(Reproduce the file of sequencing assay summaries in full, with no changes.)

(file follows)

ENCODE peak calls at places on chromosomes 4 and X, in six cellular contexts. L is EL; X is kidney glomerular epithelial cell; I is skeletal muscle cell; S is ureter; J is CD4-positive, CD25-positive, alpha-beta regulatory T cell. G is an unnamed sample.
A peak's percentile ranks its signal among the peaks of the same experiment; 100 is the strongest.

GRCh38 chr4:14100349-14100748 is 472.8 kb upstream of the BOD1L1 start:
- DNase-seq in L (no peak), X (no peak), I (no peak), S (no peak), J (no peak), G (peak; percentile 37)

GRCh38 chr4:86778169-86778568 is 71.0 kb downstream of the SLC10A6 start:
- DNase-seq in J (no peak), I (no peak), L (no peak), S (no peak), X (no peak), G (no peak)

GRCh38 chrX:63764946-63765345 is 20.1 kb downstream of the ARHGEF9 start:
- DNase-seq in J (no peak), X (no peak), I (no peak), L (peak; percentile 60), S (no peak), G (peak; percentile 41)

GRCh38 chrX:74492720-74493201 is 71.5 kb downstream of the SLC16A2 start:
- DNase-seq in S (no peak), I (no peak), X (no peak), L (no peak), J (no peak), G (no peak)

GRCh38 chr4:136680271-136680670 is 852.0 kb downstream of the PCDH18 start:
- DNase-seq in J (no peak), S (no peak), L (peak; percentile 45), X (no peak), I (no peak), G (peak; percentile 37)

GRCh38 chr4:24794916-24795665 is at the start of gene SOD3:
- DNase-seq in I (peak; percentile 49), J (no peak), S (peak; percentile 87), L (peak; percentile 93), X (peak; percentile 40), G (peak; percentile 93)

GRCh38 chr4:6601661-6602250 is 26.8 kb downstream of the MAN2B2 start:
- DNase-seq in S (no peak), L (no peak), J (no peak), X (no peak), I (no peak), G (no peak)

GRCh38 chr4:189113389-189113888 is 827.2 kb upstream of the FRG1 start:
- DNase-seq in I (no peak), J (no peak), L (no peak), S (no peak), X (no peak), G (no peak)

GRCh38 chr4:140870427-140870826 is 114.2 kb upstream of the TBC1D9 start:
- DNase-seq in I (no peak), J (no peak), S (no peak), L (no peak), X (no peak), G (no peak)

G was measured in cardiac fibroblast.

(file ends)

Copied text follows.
ENCODE peak calls at places on chromosomes 4 and X, in six cellular contexts. L is EL; X is kidney glomerular epithelial cell; I is skeletal muscle cell; S is ureter; J is CD4-positive, CD25-positive, alpha-beta regulatory T cell. G is an unnamed sample.
A peak's percentile ranks its signal among the peaks of the same experiment; 100 is the strongest.

GRCh38 chr4:14100349-14100748 is 472.8 kb upstream of the BOD1L1 start:
- DNase-seq in L (no peak), X (no peak), I (no peak), S (no peak), J (no peak), G (peak; percentile 37)

GRCh38 chr4:86778169-86778568 is 71.0 kb downstream of the SLC10A6 start:
- DNase-seq in J (no peak), I (no peak), L (no peak), S (no peak), X (no peak), G (no peak)

GRCh38 chrX:63764946-63765345 is 20.1 kb downstream of the ARHGEF9 start:
- DNase-seq in J (no peak), X (no peak), I (no peak), L (peak; percentile 60), S (no peak), G (peak; percentile 41)

GRCh38 chrX:74492720-74493201 is 71.5 kb downstream of the SLC16A2 start:
- DNase-seq in S (no peak), I (no peak), X (no peak), L (no peak), J (no peak), G (no peak)

GRCh38 chr4:136680271-136680670 is 852.0 kb downstream of the PCDH18 start:
- DNase-seq in J (no peak), S (no peak), L (peak; percentile 45), X (no peak), I (no peak), G (peak; percentile 37)

GRCh38 chr4:24794916-24795665 is at the start of gene SOD3:
- DNase-seq in I (peak; percentile 49), J (no peak), S (peak; percentile 87), L (peak; percentile 93), X (peak; percentile 40), G (peak; percentile 93)

GRCh38 chr4:6601661-6602250 is 26.8 kb downstream of the MAN2B2 start:
- DNase-seq in S (no peak), L (no peak), J (no peak), X (no peak), I (no peak), G (no peak)

GRCh38 chr4:189113389-189113888 is 827.2 kb upstream of the FRG1 start:
- DNase-seq in I (no peak), J (no peak), L (no peak), S (no peak), X (no peak), G (no peak)

GRCh38 chr4:140870427-140870826 is 114.2 kb upstream of the TBC1D9 start:
- DNase-seq in I (no peak), J (no peak), S (no peak), L (no peak), X (no peak), G (no peak)

G was measured in cardiac fibroblast.